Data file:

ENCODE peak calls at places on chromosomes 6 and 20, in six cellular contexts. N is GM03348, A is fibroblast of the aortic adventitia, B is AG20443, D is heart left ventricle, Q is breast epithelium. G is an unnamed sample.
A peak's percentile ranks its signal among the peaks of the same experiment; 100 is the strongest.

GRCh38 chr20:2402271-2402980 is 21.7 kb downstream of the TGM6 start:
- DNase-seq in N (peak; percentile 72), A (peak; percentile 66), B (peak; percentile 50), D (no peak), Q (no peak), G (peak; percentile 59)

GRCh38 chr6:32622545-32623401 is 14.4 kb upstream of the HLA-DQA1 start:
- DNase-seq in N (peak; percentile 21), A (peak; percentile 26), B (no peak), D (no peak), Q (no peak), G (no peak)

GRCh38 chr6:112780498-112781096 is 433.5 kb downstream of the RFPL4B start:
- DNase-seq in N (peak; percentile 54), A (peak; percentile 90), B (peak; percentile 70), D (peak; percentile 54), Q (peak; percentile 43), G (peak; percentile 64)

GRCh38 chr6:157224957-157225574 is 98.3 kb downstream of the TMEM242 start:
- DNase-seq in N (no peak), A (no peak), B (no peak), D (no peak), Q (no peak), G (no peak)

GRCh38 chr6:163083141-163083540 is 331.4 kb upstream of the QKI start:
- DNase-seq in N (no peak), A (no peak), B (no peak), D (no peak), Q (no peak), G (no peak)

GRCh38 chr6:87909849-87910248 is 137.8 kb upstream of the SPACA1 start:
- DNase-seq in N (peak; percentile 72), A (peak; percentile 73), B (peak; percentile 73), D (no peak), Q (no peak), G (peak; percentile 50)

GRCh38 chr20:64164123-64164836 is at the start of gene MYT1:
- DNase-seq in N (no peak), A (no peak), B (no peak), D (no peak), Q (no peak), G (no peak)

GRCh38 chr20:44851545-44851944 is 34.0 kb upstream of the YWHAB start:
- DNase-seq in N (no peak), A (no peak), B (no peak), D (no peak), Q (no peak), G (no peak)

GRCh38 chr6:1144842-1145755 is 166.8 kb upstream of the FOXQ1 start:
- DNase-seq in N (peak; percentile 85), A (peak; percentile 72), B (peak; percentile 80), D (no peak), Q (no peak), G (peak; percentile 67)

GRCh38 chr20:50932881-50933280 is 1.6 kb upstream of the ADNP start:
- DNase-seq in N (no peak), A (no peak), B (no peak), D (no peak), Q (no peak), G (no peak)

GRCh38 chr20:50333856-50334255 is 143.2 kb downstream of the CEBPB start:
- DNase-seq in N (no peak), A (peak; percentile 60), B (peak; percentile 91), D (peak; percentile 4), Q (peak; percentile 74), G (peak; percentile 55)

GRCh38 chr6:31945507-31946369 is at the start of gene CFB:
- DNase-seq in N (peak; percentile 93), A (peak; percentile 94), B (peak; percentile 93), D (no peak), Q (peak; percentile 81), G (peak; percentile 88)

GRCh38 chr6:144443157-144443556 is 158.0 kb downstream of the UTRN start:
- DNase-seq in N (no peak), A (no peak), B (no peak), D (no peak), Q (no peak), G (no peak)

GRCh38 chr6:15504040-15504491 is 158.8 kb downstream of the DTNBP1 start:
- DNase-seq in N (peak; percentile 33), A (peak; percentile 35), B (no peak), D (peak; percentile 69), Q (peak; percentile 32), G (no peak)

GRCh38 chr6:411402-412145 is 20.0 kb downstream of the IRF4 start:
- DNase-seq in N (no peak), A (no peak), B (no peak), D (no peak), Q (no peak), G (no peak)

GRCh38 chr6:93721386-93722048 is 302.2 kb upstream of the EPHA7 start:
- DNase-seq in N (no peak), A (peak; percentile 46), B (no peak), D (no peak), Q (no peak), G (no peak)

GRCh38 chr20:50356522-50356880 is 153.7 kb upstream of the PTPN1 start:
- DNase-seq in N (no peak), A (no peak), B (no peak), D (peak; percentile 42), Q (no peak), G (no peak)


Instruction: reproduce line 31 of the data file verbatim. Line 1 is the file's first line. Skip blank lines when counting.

GRCh38 chr6:411402-412145 is 20.0 kb downstream of the IRF4 start: